Retiring in California Wine Country
Napa is over-rated.
That’s right, I said it, and I’m prepared to back it up.
Not that I don’t love Napa, don’t get me wrong – there are some great wines coming out of Napa Valley, and it’s pretty, and I love visiting there as much as anyone. When we lived in San Francisco, the first thing we did when we bought our new car was cruise up the coast to Napa. The wine train is awesome. That does not mean I have to retire there to prove my affinity for fine wines.
Yet, why is it that as we get older everyone I know who claims to be a wine lover waxes poetic about retiring to Napa to live among the wineries? Take a look around California for a moment. If you’re paying attention, you quickly realize that Napa is not the sum total of the wine industry in California. There are some great wines and beautiful wine countries for retirees to consider in California.
Remember those ads for some of the Napa wines that went on and on about the cool damp mornings and the hot dry afternoons? Hard to maintain my active adult lifestyle if the foggy mornings make my knees hurt, huh?
Consider this; how cool would it be to retire in a landscape defined by rolling hills, native grasses, oak trees and fruit orchards, that is also the ancestral home of California wine making?
About an hour outside San Francisco, up the river delta and along Highway 4 you end up in the Antioch, Brentwood, Mt. Diablo area. It’s an area still known throughout the Bay Area for agricultural products like cherries, corn and peaches. But up until prohibition, it was an area known for grapes. In fact The Mount Diablo region was the dominant grape growing region in the late 1800’s.
When, January 16, 1920, the Eighteenth Amendment was ratified, the era of Prohibition began. Within a few years, most of the vineyards were plowed under and replaced with orchards of walnuts and almonds. What survives today is an enclave of family owned vineyards and wineries with names like Tamayo, and Hannah Nicole Vineyards. To retire among these wineries is to retire in the roots of California winemaking.
Of course, at this point you might start to analyze your idyllic retirement dream and suddenly realize that, as a 55+ active adult retiree, you love wine but maybe you don’t want to live way out in the sticks surrounded by grapes and nowhere to shop and dine.
Relax, the region is fully modernized. Don’t tell anyone, but the water tower in Brentwood is where they hide the cell phone transmitters. It’s still the bay area, after all. Brentwood in particular is a great choice for wine loving active adults to consider for retirement. The idyllic wine country locale is within easy reach of Walnut Creek, where you’ll find Broadway Plaza – one of the best known shopping destinations in the Bay Area. Surrounding the mall is an amazing array of small high quality restaurants, many of which feature the local wines. There’s access to BART in Walnut Creek, as well as Pittsburg/Bay Point (which is a little closer than Walnut Creek), so really, retiring in Brentwood gives you access to the entire Bay Area Region.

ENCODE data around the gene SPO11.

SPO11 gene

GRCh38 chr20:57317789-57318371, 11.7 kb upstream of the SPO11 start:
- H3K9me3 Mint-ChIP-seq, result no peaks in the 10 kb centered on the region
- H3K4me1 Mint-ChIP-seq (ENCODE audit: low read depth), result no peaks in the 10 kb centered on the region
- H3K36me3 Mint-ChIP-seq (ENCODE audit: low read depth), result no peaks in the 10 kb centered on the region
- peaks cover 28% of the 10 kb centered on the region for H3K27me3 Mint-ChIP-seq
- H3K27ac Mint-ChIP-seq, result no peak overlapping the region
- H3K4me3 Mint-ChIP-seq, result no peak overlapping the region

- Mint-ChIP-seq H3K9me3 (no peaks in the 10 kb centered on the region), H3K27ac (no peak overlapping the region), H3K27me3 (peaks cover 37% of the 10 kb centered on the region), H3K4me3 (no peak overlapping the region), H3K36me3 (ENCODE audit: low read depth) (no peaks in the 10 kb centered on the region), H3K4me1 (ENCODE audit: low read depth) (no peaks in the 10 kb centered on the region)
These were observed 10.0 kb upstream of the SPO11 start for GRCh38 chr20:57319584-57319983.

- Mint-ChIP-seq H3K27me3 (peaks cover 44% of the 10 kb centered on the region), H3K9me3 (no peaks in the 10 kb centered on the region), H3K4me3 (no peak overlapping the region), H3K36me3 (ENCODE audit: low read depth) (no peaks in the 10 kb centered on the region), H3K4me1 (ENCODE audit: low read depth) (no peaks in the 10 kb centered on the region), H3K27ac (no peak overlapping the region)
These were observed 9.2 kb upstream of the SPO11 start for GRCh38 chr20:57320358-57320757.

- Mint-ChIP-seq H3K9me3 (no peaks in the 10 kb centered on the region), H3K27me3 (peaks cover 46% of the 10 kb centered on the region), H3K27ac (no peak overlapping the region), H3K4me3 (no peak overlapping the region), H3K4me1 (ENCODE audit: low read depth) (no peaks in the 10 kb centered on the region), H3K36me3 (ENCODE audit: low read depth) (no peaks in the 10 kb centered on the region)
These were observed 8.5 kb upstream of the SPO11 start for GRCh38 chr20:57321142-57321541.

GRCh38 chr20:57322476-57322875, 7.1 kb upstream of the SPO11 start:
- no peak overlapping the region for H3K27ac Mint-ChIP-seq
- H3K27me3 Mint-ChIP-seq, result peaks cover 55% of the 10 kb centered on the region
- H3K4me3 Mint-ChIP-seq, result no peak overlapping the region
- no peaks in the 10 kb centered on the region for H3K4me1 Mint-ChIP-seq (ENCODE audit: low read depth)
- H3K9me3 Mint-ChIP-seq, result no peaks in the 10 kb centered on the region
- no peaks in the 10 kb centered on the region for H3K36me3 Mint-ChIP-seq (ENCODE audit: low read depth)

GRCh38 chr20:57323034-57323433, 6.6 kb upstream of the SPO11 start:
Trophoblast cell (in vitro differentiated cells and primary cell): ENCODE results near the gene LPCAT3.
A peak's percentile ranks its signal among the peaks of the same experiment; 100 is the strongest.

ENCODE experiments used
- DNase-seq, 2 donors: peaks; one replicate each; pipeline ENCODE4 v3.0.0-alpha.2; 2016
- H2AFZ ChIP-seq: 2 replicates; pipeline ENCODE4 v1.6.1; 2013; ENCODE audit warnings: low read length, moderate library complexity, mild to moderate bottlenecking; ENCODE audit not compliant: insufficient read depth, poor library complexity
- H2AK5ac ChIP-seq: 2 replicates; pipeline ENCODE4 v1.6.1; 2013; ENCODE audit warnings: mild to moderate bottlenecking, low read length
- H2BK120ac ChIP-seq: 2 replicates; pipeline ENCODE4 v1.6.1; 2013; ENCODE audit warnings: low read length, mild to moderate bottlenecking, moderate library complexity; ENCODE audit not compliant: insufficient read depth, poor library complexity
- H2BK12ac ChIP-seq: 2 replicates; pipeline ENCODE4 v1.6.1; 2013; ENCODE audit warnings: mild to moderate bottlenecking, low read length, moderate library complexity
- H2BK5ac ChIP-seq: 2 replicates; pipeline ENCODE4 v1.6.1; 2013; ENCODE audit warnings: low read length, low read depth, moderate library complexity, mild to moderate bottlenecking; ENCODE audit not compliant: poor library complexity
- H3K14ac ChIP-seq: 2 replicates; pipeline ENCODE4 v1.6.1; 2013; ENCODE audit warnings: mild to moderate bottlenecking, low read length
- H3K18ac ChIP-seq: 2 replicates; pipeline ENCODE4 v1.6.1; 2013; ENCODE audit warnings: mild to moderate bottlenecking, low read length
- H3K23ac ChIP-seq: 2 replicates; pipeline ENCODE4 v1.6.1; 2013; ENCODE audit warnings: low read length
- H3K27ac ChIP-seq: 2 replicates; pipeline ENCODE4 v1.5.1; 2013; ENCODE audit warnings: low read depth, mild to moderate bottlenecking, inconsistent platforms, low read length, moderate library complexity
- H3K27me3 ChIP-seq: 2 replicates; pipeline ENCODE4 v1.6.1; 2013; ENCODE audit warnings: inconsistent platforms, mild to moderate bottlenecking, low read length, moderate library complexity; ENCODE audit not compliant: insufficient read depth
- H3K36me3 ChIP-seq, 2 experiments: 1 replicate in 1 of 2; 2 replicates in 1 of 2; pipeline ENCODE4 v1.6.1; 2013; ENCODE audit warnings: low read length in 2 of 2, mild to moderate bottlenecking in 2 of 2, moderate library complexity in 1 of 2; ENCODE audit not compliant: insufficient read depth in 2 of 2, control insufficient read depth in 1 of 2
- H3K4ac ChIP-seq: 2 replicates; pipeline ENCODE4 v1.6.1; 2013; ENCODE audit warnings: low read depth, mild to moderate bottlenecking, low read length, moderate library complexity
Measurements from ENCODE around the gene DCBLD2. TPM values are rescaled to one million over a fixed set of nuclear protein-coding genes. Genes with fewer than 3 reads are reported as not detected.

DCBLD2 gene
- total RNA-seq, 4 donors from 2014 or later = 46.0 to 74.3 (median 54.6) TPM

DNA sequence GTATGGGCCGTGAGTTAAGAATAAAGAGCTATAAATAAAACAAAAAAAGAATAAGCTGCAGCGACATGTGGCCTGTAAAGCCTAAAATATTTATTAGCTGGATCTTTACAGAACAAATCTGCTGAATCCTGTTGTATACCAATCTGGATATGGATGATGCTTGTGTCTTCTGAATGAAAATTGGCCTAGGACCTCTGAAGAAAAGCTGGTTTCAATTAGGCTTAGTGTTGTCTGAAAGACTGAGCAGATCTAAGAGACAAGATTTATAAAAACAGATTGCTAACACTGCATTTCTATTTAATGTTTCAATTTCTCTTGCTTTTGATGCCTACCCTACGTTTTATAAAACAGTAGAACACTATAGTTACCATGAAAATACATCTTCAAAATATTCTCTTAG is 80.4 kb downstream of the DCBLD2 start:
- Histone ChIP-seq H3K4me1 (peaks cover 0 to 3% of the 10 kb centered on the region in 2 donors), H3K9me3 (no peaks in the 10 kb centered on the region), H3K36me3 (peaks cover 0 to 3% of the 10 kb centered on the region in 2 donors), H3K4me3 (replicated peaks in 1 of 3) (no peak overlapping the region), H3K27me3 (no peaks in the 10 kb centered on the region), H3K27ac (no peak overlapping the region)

If health care is a concern for you as you get older (as it is for everyone, really) you’ll be glad to know that Kaiser Permanente has several facilities around Brentwood, so you’re never far away from high quality medical care.
Then the question becomes, “okay, so where’s a nice place to live in Brentwood?”
Well, if you’re looking at your retirement as “Life’s next big adventure” then you should take a look at Trilogy at the Vineyards. Trilogy is a master planned community that’s specifically designed around active adult retirees. Now in particular is a great time to talk to the folks at Trilogy because the depressed housing market has created an opportunity to buy into a very well appointed retirement at a discount price. Amenities include architecture by award- winning Bassenian Lagoni Architects, a library, gourmet studio and a fully equipped fitness center. If you’re serious about your wine lover dream retirement, you should really check them out before the economic recovery drives the prices back up.